When to use osteoporosis prophylaxis
There are no specific guidelines on preventing steroid-induced osteoporotic fractures in oncology and palliative care. The guidance given here is based on several guidelines on the prevention and management of osteoporosis, which have been adapted to focus on oncology and palliative care patients requiring steroids.7,12,13

Whether a patient needs osteoporosis prophylaxis will depend on a number of factors, such as the length of steroid treatment. Prophylaxis should be considered if the patient is likely to have oral glucocorticoid treatment for more than three months at a dose equivalent to prednisolone 5mg daily or more. Note that 5mg prednisolone is approximately equivalent to 750 microgram dexamethasone, 4mg methylprednisolone, 20mg hydrocortisone or 750 microgram betamethasone.

The prognosis is relevant. Osteoporosis prophylaxis is unlikely to be appropriate in patients with a prognosis of days to weeks, but may be appropriate in those with a prognosis of several months or longer. This is because the greatest amount of bone is lost in the first two to three months of glucocorticoid use, so the risk of fracture at any given level of bone mineral density is greater in those on chronic glucocorticoid therapy compared to those who are not on a glucocorticoid.4,14 The presence of other risk factors in addition to steroid therapy should also be considered. These include previous fragility fracture (including vertebral fracture), parental history of hip fracture, current smoking, alcohol intake of three or more units daily and secondary causes of osteoporosis, such as rheumatoid arthritis, untreated hypogonadism, organ transplantation, type-1 diabetes, hyperthyroidism, chronic liver disease and COPD.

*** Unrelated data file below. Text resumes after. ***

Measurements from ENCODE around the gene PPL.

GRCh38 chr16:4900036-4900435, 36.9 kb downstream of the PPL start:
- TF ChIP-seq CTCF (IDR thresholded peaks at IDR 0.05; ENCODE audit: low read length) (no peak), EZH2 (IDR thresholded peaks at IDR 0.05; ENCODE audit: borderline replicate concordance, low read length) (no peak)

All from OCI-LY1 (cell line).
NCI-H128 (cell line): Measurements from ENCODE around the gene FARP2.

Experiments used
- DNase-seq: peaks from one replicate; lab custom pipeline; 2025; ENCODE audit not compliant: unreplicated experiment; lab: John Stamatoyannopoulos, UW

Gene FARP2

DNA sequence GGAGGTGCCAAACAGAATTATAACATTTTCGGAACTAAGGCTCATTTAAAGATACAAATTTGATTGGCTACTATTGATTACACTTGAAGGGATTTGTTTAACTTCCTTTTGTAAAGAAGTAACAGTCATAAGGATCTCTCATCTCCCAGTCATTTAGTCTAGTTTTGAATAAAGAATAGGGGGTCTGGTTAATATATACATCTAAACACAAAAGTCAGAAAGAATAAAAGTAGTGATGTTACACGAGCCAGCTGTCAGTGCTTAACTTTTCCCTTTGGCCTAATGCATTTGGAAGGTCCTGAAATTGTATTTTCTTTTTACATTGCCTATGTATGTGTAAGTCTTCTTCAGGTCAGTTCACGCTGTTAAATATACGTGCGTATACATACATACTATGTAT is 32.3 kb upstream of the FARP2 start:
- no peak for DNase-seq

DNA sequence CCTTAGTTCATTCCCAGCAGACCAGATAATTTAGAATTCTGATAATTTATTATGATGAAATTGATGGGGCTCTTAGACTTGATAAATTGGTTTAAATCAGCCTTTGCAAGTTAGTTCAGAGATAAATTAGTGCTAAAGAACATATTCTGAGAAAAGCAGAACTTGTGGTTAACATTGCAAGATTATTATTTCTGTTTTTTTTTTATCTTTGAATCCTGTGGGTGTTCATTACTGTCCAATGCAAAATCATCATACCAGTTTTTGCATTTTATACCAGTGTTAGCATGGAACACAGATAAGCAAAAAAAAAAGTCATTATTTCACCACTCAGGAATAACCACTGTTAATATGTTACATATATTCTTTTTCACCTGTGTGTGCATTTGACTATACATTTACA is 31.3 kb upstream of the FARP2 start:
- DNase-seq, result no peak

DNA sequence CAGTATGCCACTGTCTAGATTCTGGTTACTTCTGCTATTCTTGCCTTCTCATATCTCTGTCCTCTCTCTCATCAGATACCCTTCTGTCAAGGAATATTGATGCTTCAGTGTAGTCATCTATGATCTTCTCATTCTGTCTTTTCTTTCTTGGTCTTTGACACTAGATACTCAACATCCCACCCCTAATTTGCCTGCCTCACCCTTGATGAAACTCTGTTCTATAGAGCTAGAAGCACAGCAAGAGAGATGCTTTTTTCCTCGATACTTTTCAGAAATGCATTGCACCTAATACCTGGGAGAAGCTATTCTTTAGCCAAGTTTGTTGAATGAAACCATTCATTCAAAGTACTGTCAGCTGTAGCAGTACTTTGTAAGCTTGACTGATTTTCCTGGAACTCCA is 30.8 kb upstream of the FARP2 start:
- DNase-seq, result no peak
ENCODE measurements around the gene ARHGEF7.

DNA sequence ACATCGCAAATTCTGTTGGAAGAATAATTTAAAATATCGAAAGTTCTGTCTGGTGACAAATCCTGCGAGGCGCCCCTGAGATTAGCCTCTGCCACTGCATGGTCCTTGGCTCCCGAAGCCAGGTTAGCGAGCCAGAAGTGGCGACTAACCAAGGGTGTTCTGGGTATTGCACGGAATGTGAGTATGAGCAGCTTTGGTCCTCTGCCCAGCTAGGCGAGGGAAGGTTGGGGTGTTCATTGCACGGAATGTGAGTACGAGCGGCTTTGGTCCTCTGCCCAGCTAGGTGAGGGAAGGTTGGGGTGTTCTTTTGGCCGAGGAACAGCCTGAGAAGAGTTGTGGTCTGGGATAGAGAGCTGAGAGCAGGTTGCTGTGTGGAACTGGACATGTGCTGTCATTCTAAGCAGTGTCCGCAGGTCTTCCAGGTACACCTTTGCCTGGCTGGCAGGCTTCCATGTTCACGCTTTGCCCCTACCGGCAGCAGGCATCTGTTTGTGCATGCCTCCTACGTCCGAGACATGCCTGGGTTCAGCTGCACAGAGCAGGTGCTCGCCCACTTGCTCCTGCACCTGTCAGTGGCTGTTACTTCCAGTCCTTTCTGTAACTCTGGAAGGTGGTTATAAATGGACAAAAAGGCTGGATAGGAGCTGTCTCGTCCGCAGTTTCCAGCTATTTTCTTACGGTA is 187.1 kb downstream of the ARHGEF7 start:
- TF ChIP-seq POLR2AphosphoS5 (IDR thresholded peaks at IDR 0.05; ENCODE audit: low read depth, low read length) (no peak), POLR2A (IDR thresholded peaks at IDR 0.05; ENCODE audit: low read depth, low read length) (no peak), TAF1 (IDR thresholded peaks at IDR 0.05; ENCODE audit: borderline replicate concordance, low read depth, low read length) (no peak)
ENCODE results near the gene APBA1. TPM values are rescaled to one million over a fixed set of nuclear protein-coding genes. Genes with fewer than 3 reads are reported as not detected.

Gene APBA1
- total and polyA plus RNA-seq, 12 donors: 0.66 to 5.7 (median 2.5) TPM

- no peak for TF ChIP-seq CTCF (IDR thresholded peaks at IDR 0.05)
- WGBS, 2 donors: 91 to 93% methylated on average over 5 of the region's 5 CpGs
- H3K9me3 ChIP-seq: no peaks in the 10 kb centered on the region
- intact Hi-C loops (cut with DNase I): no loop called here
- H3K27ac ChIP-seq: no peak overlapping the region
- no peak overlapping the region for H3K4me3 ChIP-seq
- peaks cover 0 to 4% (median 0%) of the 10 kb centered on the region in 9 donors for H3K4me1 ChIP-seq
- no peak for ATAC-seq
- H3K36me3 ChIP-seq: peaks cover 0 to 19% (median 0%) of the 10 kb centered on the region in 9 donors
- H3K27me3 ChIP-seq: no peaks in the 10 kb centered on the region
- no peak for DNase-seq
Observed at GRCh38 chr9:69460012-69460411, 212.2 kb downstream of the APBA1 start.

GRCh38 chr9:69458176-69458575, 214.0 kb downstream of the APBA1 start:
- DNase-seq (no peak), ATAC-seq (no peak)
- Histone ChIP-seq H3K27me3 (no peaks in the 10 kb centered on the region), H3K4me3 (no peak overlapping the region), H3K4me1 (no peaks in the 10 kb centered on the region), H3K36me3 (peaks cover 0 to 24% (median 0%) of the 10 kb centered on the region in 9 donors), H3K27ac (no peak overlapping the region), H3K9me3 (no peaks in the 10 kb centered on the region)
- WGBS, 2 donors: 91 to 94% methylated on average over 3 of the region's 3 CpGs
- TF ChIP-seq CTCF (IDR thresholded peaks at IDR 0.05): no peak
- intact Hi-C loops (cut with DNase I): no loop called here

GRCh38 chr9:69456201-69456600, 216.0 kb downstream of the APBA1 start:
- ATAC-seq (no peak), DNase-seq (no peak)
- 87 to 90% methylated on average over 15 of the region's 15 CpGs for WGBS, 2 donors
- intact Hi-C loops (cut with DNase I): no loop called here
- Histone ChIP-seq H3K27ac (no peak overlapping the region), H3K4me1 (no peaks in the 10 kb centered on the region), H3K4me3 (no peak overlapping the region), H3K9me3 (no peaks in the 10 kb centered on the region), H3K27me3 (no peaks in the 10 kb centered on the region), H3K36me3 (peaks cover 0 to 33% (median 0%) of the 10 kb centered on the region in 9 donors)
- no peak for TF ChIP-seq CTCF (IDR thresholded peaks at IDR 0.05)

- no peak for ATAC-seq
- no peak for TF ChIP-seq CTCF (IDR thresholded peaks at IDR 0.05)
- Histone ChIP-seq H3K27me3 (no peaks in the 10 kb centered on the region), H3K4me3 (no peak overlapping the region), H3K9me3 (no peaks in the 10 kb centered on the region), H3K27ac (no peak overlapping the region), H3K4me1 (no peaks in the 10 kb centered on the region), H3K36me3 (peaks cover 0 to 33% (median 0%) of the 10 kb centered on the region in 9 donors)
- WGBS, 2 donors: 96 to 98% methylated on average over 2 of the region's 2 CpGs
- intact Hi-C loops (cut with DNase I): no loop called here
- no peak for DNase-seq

Assessing the risk
FRAX, the WHO fracture risk assessment tool, gives an estimate of the 10-year risk of osteoporotic fracture. Use of FRAX requires knowledge of the patient’s height and weight, as well as whether they have any of the above risk factors. It does not require knowledge of bone mineral density. The tool provides a probability of osteoporotic fracture and whether this represents a high, medium or low risk. The National Osteoporosis Group Guideline can be used to derive the same information. A tool that gave a six-month risk of fracture would be more appropriate, given that the greatest amount of bone loss is during the first few months of steroid treatment, but it remains a useful aid to help the clinician to quantify the risk for an indvidual patient.

Guidance on when to consider osteoporosis prophylaxis in oncology and palliative care is summarised in figure 1. Patients likely to have a prognosis of six months or more and to be on steroid doses equivalent to prednisolone 5mg for more than three months should be considered for general measures and daily calcium and vitamin D supplements.3,10,11